This year has exacerbated the national crisis of staffing in schools. Attrition was already a looming challenge, but with all of the changes in education this year alone teachers are leaving schools and the profession en masse. That, combined with the racial reckoning taking place this year has prompted many leaders to reflect on their hiring processes and look for ways to recruit more Black teachers. If you are looking to diversify your teacher workforce or are assessing your hiring process, here are 9 things you must consider.
We’ve talked a lot about the need to improve teacher retention. During the pandemic, teachers are feeling burned out, unsupported, and dissatisfied with their jobs and lack of recognition. A survey this summer showed that nearly 30% of teachers are more likely to leave the profession now due to the pandemic. To add to the problem, there’s been a 35% decrease in the number of college students preparing to be a teacher over the past decade. So the supply of potential teachers is going down at the same time that the demand for teachers is potentially going to skyrocket. This happens for a variety of reasons that we could spend a whole week writing about. While that problem is enough to raise some eyebrows, we want to dig in beneath the surface a bit to talk about an even more pressing problem: equity, or the lack thereof, and its impact on teacher attrition.
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As school returns, we know this year presents unique challenges and changes to both educators and students. With such change, it may be especially difficult to communicate with students. While your intentions may be good, sometimes the impact of what we say can have unintended consequences. Consider some of these alternatives to have the impact you wish to have to start the year on a strong note.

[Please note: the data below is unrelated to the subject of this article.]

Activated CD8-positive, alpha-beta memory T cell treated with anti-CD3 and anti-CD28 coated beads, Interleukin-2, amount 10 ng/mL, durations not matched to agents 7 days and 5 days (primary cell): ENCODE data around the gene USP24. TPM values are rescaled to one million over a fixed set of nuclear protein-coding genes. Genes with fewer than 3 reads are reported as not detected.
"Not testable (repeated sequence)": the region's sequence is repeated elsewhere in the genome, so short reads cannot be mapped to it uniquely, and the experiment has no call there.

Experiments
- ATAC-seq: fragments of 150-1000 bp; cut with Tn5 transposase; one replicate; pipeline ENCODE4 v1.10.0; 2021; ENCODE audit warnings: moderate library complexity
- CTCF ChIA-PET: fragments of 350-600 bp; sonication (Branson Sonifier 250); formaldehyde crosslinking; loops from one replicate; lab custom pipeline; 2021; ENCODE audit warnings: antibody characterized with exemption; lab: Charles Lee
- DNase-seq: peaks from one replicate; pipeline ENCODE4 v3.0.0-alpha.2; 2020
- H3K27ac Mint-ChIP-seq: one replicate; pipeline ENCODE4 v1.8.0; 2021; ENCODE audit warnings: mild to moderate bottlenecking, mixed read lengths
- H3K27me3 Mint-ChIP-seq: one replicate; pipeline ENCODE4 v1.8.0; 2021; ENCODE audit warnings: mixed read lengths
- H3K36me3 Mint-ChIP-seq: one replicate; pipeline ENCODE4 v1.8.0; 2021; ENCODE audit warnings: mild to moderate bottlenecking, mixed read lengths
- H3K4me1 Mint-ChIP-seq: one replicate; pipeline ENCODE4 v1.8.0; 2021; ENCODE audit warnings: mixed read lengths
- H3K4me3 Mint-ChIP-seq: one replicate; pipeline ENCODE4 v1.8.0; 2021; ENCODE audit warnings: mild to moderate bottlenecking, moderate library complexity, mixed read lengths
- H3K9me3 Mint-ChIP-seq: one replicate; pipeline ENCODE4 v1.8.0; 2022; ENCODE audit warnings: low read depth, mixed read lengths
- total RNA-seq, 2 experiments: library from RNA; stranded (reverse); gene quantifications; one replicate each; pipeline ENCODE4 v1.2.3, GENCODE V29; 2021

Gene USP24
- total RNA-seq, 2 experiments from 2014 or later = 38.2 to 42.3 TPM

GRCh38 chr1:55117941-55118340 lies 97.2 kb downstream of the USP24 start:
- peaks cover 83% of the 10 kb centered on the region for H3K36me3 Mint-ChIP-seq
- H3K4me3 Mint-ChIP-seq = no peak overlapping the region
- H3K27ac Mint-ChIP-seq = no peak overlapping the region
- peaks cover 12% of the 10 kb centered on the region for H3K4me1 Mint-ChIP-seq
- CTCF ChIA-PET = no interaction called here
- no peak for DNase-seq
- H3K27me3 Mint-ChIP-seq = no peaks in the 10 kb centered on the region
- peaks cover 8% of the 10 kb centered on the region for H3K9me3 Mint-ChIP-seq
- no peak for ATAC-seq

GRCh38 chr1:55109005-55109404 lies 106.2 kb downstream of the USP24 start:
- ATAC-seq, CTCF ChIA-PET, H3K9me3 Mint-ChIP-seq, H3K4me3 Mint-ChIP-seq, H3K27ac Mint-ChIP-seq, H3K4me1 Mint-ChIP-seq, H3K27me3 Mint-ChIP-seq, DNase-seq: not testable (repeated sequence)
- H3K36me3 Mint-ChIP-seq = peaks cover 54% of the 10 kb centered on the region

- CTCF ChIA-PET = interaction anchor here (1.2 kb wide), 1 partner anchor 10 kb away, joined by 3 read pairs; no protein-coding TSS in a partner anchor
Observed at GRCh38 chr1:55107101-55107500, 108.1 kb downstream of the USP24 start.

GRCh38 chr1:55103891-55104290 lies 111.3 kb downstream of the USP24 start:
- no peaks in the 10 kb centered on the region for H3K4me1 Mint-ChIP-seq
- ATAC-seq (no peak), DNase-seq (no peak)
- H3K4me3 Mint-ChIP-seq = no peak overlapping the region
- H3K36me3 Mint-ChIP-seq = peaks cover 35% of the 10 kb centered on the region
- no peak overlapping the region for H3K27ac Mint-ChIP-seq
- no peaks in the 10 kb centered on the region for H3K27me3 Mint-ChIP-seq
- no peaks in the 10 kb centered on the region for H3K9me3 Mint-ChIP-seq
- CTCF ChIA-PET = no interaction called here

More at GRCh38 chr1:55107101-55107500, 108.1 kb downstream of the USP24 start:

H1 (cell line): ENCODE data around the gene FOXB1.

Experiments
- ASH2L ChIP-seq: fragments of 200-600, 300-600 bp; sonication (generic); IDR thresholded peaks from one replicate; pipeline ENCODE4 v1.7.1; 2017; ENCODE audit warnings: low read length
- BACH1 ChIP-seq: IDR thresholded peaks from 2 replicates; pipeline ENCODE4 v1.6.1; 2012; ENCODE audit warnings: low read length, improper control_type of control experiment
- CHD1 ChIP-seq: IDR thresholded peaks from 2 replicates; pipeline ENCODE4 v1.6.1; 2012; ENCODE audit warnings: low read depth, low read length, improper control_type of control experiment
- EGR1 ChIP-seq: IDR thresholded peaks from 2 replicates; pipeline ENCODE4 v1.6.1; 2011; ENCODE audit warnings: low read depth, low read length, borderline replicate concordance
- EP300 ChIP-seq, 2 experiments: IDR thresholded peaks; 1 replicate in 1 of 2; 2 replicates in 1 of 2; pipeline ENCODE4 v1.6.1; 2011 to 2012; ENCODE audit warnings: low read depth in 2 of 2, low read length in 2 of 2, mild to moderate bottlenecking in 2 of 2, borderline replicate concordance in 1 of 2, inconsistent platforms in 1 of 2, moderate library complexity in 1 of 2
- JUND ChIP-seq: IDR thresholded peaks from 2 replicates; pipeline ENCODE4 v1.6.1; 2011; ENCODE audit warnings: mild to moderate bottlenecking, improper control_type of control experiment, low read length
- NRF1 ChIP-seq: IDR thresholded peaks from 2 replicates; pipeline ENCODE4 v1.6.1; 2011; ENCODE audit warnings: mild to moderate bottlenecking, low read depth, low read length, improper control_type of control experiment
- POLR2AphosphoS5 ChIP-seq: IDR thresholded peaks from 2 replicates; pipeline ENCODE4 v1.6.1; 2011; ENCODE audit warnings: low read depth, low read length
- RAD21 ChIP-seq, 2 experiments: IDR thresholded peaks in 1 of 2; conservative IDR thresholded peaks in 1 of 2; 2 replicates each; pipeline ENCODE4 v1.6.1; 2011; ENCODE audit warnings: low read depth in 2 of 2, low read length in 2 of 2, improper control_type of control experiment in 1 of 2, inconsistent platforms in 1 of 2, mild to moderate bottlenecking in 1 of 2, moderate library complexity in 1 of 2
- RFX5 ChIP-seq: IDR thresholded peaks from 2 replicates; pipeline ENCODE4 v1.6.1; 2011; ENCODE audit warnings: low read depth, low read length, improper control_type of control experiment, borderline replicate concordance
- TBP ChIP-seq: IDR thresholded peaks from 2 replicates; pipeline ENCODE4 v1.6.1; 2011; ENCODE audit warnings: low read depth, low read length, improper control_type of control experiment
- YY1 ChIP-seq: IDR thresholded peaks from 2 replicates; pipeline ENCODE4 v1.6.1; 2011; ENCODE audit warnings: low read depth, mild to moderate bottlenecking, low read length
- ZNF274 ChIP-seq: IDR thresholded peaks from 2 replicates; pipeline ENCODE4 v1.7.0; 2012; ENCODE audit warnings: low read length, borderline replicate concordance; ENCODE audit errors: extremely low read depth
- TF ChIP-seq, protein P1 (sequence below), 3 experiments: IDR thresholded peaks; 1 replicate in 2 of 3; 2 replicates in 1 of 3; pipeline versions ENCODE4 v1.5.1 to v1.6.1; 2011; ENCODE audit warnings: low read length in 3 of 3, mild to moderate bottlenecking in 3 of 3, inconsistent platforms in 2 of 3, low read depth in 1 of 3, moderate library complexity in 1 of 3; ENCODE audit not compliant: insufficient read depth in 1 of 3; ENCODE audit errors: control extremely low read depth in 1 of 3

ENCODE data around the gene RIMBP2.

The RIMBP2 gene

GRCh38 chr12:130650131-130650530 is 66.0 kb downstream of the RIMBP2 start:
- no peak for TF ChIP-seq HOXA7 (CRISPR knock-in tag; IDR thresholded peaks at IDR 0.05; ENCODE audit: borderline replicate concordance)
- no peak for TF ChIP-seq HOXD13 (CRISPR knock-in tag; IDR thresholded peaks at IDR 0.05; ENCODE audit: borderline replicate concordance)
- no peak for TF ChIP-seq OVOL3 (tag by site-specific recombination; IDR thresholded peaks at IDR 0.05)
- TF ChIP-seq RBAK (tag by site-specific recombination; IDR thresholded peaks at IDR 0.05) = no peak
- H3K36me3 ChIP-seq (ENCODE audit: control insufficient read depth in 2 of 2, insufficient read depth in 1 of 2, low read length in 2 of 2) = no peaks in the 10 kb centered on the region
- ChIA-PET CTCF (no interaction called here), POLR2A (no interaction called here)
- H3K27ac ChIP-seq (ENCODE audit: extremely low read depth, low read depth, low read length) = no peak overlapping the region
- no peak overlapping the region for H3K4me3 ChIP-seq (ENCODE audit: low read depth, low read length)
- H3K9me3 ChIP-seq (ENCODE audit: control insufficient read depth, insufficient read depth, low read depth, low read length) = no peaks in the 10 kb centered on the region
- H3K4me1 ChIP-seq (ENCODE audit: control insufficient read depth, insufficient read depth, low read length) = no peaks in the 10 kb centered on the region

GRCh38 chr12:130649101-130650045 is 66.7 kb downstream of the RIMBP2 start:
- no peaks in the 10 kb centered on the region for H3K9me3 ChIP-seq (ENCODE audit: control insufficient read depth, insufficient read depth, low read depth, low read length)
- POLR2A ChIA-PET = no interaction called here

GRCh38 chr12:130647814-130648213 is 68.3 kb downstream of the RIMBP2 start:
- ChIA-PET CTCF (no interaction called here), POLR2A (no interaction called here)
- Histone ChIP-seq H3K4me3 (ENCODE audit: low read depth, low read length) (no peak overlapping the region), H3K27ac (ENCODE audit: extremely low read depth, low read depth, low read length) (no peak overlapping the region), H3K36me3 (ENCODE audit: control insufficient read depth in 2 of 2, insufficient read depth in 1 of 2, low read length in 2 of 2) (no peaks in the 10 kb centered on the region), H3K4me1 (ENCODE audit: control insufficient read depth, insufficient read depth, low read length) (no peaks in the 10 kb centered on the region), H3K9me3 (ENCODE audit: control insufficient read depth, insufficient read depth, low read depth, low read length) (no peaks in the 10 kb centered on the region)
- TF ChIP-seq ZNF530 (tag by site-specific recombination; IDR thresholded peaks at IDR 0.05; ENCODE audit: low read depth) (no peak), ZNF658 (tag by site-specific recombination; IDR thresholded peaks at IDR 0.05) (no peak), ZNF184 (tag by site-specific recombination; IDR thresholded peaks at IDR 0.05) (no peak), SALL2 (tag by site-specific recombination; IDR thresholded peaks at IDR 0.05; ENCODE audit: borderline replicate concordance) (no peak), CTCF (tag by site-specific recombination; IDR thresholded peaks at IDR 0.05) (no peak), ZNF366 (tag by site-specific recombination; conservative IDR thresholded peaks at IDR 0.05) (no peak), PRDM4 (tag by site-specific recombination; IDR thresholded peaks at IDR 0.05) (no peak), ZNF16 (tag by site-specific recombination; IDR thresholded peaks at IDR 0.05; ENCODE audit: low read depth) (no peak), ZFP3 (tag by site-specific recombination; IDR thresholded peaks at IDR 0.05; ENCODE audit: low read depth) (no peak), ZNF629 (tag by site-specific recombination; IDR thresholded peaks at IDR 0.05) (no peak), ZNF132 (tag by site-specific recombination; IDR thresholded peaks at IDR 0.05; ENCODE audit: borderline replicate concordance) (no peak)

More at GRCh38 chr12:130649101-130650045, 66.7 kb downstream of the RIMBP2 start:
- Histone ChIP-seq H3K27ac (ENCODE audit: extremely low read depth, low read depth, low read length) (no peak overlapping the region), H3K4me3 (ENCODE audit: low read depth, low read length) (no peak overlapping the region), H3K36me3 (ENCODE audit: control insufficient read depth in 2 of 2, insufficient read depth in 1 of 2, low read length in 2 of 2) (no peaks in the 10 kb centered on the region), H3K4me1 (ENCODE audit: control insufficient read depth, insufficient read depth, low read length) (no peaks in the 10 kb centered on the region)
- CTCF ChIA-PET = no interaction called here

What a time to be alive. Many of us, particularly educators, are wearing hats we never even thought to try on before. I think of the everyday woman who now has multiple full-time jobs: her actual job, parenting, and remote learning management of her children. I think of the parent of a differently-abled child who now has to lead that child’s physical, occupational, or speech therapy daily. I think of BIPOC who now are called to serve as knowledge banks and on-call historians for their white friends who recently discovered (spoiler alert) that racism isn’t dead. It’s as if the murders of George Floyd, Ahmaud Arbery, and Breonna Taylor were a wake-up call to sleeping America.
Learning is most powerful when students feel valued, honored, and empowered. The teachers who leave the greatest lasting impact on their students are the ones who see them for who they are, often before the students even see this themselves. These teachers uplift their students by developing their interests, celebrating their uniqueness, and challenging their assumptions about the world and themselves.
After I wrote the first blog in this series, I received a call from a close family member wanting to talk about what I had written. Their initial reaction was offense and confusion-- why did I think all teachers were “white supremacists”? It caught me off guard because I hadn’t written that--what I did write was that the American education system is built on a foundation of white supremacy, and we as teachers should work to dismantle that system. Through this conversation, it was reinforced that there are severe misconceptions around language, especially language we use when discussing race and racism. I’m hoping we can align on language here and question the reasons we feel defensive when certain words are used in relation to us, our jobs, and the role we play in upholding systems that oppress BIPOC (Black, Indigenous, People of Color).